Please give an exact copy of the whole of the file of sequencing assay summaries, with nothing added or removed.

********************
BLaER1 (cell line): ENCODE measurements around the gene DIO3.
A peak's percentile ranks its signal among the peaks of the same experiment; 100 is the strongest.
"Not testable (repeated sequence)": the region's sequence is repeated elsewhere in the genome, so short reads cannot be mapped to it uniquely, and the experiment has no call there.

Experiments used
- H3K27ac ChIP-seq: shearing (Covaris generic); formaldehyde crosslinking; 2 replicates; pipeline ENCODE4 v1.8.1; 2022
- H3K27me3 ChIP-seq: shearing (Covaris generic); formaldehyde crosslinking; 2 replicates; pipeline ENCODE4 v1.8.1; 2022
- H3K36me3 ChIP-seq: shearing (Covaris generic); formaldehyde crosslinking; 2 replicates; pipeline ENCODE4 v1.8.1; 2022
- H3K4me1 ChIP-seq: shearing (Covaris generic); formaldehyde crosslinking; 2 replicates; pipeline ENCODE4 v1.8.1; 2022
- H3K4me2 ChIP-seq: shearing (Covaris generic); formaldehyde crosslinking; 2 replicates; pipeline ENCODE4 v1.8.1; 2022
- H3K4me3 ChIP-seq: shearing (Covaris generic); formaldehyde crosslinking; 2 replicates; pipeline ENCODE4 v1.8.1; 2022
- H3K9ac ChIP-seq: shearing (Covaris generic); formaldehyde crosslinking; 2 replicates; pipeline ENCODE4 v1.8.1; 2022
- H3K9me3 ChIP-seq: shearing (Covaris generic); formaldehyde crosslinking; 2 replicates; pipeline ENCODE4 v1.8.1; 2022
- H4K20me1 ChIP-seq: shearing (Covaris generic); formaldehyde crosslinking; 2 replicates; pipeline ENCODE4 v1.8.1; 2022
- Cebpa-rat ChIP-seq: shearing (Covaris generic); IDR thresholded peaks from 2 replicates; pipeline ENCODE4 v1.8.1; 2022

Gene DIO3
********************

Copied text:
BLaER1 (cell line): ENCODE measurements around the gene DIO3.
A peak's percentile ranks its signal among the peaks of the same experiment; 100 is the strongest.
"Not testable (repeated sequence)": the region's sequence is repeated elsewhere in the genome, so short reads cannot be mapped to it uniquely, and the experiment has no call there.

Experiments used
- H3K27ac ChIP-seq: shearing (Covaris generic); formaldehyde crosslinking; 2 replicates; pipeline ENCODE4 v1.8.1; 2022
- H3K27me3 ChIP-seq: shearing (Covaris generic); formaldehyde crosslinking; 2 replicates; pipeline ENCODE4 v1.8.1; 2022
- H3K36me3 ChIP-seq: shearing (Covaris generic); formaldehyde crosslinking; 2 replicates; pipeline ENCODE4 v1.8.1; 2022
- H3K4me1 ChIP-seq: shearing (Covaris generic); formaldehyde crosslinking; 2 replicates; pipeline ENCODE4 v1.8.1; 2022
- H3K4me2 ChIP-seq: shearing (Covaris generic); formaldehyde crosslinking; 2 replicates; pipeline ENCODE4 v1.8.1; 2022
- H3K4me3 ChIP-seq: shearing (Covaris generic); formaldehyde crosslinking; 2 replicates; pipeline ENCODE4 v1.8.1; 2022
- H3K9ac ChIP-seq: shearing (Covaris generic); formaldehyde crosslinking; 2 replicates; pipeline ENCODE4 v1.8.1; 2022
- H3K9me3 ChIP-seq: shearing (Covaris generic); formaldehyde crosslinking; 2 replicates; pipeline ENCODE4 v1.8.1; 2022
- H4K20me1 ChIP-seq: shearing (Covaris generic); formaldehyde crosslinking; 2 replicates; pipeline ENCODE4 v1.8.1; 2022
- Cebpa-rat ChIP-seq: shearing (Covaris generic); IDR thresholded peaks from 2 replicates; pipeline ENCODE4 v1.8.1; 2022

Gene DIO3